Down from the mountain

I often take my preaching text from the revised common lectionary, especially from Advent through Pentecost.*   Next Sunday’s lectionary reading is Luke 9:28-36 — the story of the transfiguration of Jesus, but the story has new meaning for me now.

You know the story — Jesus takes Peter, James, and John up on the mountain to pray.  For once, these three guys stay awake and see the transfigured Jesus in dazzling brightness, talking to Moses and Elijah.  Peter gets so excited that about the time Moses and Elijah depart, Peter says, “This is great, let’s build three monuments — one for you, one for Moses, and one for Elijah.”  Good idea if you’re opening Bibleland and need a new attraction. 

While Peter was saying this, according to Luke, a cloud overshadows them, scares the daylights out of them, and God speaks, “This is my Son, my chosen, listen to him!”  Needless to say they do, but here’s what’s interesting — Luke says after they go down the mountain, “they kept silent and in those days told no one any of the things they had seen.”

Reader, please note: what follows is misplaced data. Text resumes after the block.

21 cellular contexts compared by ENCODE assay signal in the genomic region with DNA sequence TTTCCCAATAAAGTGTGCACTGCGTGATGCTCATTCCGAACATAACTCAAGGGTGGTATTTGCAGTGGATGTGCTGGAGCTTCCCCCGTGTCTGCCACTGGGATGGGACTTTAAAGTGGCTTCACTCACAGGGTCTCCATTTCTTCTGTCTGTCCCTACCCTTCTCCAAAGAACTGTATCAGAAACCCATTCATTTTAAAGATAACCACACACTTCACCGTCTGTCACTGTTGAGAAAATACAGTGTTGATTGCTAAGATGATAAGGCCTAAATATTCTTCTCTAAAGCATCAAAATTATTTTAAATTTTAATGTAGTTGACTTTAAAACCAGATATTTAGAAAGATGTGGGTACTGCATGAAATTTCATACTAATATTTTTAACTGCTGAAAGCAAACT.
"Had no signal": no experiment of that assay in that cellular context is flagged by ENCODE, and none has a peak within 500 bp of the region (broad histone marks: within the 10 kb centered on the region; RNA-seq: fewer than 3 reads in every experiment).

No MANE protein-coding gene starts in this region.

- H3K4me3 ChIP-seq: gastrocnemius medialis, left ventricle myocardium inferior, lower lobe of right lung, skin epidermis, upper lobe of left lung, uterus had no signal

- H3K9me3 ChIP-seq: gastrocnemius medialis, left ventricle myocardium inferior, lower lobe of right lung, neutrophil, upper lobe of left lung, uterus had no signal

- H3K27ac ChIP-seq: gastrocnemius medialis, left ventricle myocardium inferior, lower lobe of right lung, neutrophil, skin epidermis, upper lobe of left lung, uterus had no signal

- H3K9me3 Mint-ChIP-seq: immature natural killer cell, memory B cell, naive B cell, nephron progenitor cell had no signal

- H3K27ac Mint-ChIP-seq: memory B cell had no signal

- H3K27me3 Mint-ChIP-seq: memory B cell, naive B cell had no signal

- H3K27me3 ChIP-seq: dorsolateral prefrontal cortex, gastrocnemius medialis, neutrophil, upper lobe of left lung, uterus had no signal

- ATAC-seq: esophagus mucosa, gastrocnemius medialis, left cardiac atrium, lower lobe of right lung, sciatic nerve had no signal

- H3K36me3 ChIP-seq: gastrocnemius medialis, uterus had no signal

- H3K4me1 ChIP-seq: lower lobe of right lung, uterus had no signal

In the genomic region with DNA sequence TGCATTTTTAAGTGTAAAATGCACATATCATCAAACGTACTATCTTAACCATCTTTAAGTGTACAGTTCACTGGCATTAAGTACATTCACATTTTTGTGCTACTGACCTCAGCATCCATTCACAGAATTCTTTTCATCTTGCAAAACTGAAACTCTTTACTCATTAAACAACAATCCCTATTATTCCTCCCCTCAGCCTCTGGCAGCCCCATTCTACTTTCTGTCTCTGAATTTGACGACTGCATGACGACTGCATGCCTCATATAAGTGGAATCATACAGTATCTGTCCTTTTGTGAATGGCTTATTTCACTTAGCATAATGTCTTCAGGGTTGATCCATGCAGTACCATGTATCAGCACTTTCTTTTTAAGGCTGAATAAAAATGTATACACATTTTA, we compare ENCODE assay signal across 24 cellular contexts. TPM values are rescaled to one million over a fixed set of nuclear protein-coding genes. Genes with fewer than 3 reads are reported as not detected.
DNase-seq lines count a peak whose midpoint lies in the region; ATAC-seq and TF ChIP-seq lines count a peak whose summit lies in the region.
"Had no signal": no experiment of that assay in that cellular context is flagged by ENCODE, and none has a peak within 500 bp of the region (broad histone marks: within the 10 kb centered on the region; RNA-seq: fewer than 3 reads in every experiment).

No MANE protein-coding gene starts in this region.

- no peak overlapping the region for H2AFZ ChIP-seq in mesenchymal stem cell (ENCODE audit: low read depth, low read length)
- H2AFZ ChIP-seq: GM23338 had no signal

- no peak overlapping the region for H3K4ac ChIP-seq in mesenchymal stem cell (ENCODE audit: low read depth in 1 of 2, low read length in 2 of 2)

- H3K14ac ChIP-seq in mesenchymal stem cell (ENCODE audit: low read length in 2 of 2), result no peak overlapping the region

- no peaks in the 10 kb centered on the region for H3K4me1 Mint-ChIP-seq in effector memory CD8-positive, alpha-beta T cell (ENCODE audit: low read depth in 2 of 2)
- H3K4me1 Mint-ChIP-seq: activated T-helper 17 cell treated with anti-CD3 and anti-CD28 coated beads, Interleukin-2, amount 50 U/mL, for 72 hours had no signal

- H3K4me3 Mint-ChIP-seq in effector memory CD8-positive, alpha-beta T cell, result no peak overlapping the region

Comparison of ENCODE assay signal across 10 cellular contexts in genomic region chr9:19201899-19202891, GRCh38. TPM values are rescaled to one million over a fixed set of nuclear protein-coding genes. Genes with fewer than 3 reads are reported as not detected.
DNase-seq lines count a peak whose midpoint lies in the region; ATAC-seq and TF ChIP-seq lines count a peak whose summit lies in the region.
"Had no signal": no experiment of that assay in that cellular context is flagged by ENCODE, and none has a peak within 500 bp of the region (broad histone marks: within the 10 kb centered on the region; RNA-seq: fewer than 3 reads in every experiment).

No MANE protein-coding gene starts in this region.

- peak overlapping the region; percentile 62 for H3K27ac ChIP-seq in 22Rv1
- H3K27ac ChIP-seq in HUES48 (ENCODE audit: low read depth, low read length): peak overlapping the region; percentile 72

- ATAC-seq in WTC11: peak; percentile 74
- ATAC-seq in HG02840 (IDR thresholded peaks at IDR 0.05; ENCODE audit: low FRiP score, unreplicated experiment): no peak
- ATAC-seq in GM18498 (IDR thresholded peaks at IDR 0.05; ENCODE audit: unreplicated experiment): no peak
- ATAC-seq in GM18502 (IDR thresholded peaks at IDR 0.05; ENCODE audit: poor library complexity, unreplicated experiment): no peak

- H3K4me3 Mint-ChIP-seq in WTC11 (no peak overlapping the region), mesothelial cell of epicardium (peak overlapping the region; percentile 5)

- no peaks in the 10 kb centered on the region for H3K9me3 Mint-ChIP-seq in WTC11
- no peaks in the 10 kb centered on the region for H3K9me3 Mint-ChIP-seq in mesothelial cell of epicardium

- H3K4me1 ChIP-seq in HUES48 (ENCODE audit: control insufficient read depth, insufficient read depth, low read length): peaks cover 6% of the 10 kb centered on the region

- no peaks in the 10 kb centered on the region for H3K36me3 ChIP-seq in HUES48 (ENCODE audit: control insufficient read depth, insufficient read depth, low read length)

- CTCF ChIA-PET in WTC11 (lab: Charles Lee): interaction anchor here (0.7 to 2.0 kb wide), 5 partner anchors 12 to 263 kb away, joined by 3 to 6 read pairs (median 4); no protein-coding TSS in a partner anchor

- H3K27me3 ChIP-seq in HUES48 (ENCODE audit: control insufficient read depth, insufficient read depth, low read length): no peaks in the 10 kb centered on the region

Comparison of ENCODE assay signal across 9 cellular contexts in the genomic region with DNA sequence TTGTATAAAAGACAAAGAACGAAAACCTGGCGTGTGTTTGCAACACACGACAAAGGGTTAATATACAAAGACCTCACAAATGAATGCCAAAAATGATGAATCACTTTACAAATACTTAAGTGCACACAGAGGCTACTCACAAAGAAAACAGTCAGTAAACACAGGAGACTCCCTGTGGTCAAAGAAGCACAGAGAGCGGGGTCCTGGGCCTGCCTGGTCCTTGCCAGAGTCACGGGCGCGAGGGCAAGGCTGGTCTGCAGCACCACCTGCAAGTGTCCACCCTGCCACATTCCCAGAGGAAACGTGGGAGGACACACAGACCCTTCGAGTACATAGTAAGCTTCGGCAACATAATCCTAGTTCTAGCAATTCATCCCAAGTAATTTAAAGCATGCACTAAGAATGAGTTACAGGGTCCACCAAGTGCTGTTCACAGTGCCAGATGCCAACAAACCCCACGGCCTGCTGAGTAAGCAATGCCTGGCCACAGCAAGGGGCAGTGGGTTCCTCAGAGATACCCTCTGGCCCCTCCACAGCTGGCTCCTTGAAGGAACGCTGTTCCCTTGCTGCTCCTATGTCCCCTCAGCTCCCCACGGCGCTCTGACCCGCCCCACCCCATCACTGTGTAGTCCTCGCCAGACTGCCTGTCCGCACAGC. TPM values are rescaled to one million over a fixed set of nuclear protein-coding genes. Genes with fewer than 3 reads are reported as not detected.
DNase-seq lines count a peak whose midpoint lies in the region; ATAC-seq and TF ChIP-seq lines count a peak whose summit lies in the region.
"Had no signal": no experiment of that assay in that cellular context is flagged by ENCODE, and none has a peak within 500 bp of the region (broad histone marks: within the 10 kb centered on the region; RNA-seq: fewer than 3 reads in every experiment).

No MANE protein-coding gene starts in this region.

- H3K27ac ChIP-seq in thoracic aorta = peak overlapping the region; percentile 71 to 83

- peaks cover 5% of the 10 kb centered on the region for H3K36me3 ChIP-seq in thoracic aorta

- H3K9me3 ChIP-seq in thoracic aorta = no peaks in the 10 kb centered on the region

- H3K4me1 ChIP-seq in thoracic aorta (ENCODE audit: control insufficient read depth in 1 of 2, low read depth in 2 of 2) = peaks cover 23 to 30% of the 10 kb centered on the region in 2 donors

Luke’s comment wrecks the standard sermon titled “Why We Can’t Stay on the Mountaintop, but Have to Go Back Down Into The Valley And Preach.”  Okay, so that’s a really long sermon title, but you get the idea.  The thinking usually goes that we can’t revel in our spiritual experiences, but need to get down off the mountain and tell the good news.  Or something like that.  But Peter, James, and John say nothing.  Zilch.  Nada.  Zero.  Not a word, they kept silent.

I have just returned from two weeks at Fuller and my second DMin seminar there.  My temptation is to tell everybody what I’ve learned.  But instead, I’m keeping silent.  Okay, maybe not silent, but I’m trying not to talk about all the great ideas I heard, and all the great books I read, and all the neat people I met.  Instead, I’m going to let it soak for awhile, and see what God is going to do with it.  Like Peter, I’m still in awe of the experience, but need time to reflect on it some more.  After all, Luke says that Moses and Elijah were talking to Jesus about his “departure.”  I’m sure the conversation that Peter overheard meant much more to him later when the cock crowed three times or when the stone was rolled away or when the risen Christ appeared to him.  When you come down from the mountain, try keeping silent about what you’ve seen until you know what God is doing.  You might just be surprised!

*There are about a dozen reasons I use the RCL, and if you’re interested you can read “Why I Preach From the Lectionary” on my missional church blog, Amicus Dei